Ease of usability for the majority of its targeted web users, in terms of the technologies used, the platforms complied with, the ease of navigation and the clarity of structure.


Strategic relevance for target markets.


Integration with the corporate identity and visual standards of an organization.


Meeting the clients brief in terms of the desired site look-and-feel and aesthetic.


Cutting through the “clutter” of websites on the internet to communicate the core messages prominently, powerfully and with a clear Call To Action.


Ensuring that, through the overall web design and branding, the site is positioned accurately within its market and against its competitors.


Having a strong presentation of the company’s core strategic and marketing messages.

Future Proofing

Future-proofing the site design so that it can remain as a valid and state-of-the-art website for as long as possible without requiring ongoing development and or redesigns.


As an extension of Branding and Corporate Identity, web design is a relatively new concept and discipline within the broader corporate identity and visual standards framework. It has been the subject of much heated debate as to what is “good” web design and what is “poor” web design. The reality is that web design is a very subjective medium, and different people have very different tastes.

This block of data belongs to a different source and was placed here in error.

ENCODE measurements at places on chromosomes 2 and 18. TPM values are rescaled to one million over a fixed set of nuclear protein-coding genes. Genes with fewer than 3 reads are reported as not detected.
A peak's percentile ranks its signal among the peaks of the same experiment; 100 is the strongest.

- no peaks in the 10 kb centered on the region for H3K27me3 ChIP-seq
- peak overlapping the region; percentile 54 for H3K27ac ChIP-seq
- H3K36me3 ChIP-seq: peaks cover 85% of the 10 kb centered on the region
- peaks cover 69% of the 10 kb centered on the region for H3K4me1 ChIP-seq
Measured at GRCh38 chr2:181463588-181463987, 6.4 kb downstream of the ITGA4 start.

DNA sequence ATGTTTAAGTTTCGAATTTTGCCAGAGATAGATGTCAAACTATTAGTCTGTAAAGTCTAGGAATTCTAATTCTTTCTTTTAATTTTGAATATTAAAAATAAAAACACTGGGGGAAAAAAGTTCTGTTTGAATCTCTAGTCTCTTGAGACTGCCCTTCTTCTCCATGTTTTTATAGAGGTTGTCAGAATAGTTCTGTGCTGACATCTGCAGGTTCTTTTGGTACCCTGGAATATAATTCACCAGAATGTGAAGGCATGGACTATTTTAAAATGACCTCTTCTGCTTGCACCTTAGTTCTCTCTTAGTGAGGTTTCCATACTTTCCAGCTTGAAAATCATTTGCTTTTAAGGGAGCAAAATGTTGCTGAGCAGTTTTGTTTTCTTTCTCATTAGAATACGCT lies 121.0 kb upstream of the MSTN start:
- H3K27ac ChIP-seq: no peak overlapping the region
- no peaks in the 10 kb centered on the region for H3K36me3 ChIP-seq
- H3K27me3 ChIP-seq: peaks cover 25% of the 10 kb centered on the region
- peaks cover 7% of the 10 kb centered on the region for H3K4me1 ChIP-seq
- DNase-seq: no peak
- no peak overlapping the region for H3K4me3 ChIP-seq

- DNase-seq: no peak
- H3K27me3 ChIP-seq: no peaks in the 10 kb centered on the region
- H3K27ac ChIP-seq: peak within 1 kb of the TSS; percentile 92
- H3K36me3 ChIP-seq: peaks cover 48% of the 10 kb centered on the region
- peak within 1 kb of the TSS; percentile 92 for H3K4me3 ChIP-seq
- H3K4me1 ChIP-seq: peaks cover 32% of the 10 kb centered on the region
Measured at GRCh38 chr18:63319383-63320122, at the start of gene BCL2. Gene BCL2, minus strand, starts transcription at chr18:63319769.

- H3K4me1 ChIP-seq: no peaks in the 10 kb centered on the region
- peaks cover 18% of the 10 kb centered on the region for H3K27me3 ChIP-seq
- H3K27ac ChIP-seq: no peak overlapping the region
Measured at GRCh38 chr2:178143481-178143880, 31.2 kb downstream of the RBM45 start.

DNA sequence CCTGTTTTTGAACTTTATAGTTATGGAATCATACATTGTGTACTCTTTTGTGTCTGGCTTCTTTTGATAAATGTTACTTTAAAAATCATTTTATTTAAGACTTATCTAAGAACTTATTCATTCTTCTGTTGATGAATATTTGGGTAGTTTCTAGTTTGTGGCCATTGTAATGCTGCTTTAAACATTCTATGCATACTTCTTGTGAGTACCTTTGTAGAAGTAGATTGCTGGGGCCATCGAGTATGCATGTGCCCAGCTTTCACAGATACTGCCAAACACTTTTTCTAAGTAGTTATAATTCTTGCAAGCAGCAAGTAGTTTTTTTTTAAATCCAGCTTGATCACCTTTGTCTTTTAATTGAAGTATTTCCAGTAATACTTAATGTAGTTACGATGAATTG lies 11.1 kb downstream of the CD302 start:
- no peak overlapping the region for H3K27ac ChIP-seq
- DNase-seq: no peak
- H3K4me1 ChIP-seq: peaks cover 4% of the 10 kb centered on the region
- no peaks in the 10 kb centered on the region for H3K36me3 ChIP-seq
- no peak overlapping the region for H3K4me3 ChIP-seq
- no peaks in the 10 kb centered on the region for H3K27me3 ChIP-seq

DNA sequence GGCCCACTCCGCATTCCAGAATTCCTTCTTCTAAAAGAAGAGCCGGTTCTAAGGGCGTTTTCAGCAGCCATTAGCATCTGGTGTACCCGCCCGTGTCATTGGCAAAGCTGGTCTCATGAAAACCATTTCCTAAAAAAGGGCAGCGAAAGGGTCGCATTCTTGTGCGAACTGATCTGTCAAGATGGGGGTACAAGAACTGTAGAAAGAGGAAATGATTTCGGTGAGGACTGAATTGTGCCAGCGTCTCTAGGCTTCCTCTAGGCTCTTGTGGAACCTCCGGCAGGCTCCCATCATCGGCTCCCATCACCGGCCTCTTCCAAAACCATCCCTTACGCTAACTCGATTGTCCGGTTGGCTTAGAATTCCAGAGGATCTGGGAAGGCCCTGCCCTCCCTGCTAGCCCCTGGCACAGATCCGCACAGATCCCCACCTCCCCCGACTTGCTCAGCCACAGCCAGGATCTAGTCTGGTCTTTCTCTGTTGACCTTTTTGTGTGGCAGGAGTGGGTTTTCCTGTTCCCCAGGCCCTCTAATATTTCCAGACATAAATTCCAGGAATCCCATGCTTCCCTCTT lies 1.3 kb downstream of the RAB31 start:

This is evidenced by the fact that the average web user spends 7-10 seconds looking at a website front page before he/she decides to either click through to a page or to leave and go to another site entirely. The window of opportunity is extremely limited, and a site owner needs to communicate a level of quality, an appropriateness of content/product/interest for the user, and an ease of site “usability” within this 7-10 second window. All of this occurs with the user deciding if they like the style of the site as well. It’s a difficult proposition to say the least.
However, when one is presenting their business on the web, there are some base tenets that all websites should adhere to. This does not diminish the subjective nature of web design but it certainly does provide a basic framework in which web design should fit in the context of the commercial requirements of business.